Saturn's largest moon Titan is brighter at twilight than at daylight, scientists have found. This behaviour is unique in the Solar System, but the astronomers think it may be possible to identify it in distant exoplanets.

Before 2004, very little was known about Titan. Scientists had just been able to estimate its size and they knew that it has a dense, nitrogen-rich atmosphere.

But it wasn't until the Cassini mission was launched that they were able to map the moon's surface and to identify seas of liquid methane replenished by rain from hydrocarbon clouds. There is also evidence that Titan harbours a large, internal ocean composed of water and ammonia.

Titan has an unusual atmosphere and its essential properties are well-known by now.

However, investigating the brightness of Moons (or planets for that matter) can provide additional insight into the composition of their atmospheres as well as into their energy budgets (the balance of incoming and outgoing radiation).

In a study now published in the journal Nature Astronomy, scientists present brightness measurements of Titan, from ultraviolet to near-infrared wavelengths.

The team used calibrated, whole-disk images taken with Cassini's ISS Narrow Angle Camera to conduct the analysis. They show that at various wavelengths, Titan is brighter at twilight than in daylight. On the basis of the reported observations and computer models, they predict that the back-illuminated moon will appear much brighter than when it is fully illuminated.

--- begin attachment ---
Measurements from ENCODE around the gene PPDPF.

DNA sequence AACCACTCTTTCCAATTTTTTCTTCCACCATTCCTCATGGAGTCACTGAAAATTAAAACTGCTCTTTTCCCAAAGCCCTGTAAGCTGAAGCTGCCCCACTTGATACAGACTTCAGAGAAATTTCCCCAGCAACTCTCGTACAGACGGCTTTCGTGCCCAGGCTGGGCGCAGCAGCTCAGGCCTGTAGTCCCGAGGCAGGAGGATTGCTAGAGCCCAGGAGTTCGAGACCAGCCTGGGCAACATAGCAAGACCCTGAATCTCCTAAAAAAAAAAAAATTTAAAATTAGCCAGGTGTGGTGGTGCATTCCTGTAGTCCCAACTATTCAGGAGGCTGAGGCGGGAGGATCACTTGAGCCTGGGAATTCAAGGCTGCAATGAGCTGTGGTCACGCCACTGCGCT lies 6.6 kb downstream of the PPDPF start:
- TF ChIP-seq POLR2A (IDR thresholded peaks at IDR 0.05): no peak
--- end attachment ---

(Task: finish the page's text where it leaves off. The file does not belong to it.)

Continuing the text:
"I was surprised about this brightness behaviour, it makes Titan unique in the solar system. However, this suggests it may be possible to identify a similar behaviour for exoplanets outside our solar system," lead author Antonio García Muñoz told IBTimes UK.

Best of Cassini spacecraft Nasa
29 August 2012: The giant moon Titan appears before Saturn undergoing seasonal changes. Saturn's largest moon measures 3,200 miles (5,150km) across and is larger than the planet Mercury Nasa/JPL-Caltech/Space Science Institute

The scientists believe that this behaviour is due to the Moon's extended and hazy atmosphere – two characteristics that have previously been associated with a number of known exoplanets.

"The idea is that if we could identify similar brightness behaviours on other planets, we may be able to characterise their atmospheres. Detecting this phenomenon would allow us to define whether they have an extended atmosphere with haze and to constrain the properties of the haze particles," Muñoz added.

In the quest to find life on exoplanets outside the Solar System, characterising their atmospheres is a step forward. These findings may provide a new tool to characterise the atmosphere of distant exoplanets. "However, concluding whether an exoplanet harbours life with this method would be far-fetched," the scientist warns.